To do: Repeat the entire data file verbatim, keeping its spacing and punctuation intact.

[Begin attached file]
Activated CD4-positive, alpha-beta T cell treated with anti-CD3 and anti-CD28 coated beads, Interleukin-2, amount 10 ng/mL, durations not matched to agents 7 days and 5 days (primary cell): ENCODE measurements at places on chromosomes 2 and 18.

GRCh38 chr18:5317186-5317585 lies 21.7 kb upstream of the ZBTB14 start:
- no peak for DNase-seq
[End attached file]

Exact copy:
Activated CD4-positive, alpha-beta T cell treated with anti-CD3 and anti-CD28 coated beads, Interleukin-2, amount 10 ng/mL, durations not matched to agents 7 days and 5 days (primary cell): ENCODE measurements at places on chromosomes 2 and 18.

GRCh38 chr18:5317186-5317585 lies 21.7 kb upstream of the ZBTB14 start:
- no peak for DNase-seq